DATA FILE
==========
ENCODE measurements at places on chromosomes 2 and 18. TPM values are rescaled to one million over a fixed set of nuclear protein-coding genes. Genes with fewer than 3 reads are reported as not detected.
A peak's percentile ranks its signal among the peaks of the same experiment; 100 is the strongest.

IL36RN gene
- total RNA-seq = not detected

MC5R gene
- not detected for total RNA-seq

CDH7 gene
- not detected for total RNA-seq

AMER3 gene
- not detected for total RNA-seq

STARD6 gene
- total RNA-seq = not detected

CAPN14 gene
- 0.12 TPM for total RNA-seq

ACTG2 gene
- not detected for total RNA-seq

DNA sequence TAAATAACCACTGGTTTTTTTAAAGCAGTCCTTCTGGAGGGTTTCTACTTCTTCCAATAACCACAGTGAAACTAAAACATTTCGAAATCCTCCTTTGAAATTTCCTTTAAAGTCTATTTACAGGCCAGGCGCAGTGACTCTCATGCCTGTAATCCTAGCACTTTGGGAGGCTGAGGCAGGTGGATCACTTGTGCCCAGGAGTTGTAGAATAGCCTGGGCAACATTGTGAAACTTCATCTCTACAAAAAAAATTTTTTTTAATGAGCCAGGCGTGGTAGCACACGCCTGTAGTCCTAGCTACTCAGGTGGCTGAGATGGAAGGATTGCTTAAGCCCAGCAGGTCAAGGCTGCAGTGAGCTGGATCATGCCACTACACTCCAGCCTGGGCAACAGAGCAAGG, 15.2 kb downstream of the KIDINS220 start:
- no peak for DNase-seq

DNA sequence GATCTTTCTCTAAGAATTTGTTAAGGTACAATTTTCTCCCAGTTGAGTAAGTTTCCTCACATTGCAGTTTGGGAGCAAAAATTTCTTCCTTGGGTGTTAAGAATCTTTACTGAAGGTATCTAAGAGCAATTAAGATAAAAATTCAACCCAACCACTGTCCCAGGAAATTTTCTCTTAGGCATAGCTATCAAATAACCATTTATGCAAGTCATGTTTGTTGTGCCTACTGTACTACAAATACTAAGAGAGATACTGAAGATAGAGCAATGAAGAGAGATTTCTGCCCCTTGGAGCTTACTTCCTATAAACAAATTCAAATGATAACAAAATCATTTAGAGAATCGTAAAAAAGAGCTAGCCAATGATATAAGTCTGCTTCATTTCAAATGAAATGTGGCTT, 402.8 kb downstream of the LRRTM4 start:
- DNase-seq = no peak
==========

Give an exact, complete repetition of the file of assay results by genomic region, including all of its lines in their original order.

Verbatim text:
ENCODE measurements at places on chromosomes 2 and 18. TPM values are rescaled to one million over a fixed set of nuclear protein-coding genes. Genes with fewer than 3 reads are reported as not detected.
A peak's percentile ranks its signal among the peaks of the same experiment; 100 is the strongest.

IL36RN gene
- total RNA-seq = not detected

MC5R gene
- not detected for total RNA-seq

CDH7 gene
- not detected for total RNA-seq

AMER3 gene
- not detected for total RNA-seq

STARD6 gene
- total RNA-seq = not detected

CAPN14 gene
- 0.12 TPM for total RNA-seq

ACTG2 gene
- not detected for total RNA-seq

DNA sequence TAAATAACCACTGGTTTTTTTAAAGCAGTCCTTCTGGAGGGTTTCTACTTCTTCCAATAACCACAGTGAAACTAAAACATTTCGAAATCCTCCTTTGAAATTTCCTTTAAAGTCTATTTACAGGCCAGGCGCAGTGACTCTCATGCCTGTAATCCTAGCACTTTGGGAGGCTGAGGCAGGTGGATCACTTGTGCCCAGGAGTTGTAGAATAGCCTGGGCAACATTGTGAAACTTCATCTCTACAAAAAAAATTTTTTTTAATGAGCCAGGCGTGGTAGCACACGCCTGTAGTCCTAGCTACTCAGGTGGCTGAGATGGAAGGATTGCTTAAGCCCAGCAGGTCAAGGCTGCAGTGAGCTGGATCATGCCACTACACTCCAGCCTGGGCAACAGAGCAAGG, 15.2 kb downstream of the KIDINS220 start:
- no peak for DNase-seq

DNA sequence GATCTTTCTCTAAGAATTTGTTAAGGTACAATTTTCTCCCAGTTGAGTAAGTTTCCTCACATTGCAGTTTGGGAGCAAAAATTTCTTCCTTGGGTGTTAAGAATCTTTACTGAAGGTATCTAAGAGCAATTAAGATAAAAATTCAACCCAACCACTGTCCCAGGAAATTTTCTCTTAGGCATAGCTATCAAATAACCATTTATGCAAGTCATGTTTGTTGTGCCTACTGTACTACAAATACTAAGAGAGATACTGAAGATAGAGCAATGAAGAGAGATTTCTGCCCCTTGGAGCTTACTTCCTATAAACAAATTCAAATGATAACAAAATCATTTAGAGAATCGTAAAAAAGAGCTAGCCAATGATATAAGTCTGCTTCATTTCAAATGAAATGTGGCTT, 402.8 kb downstream of the LRRTM4 start:
- DNase-seq = no peak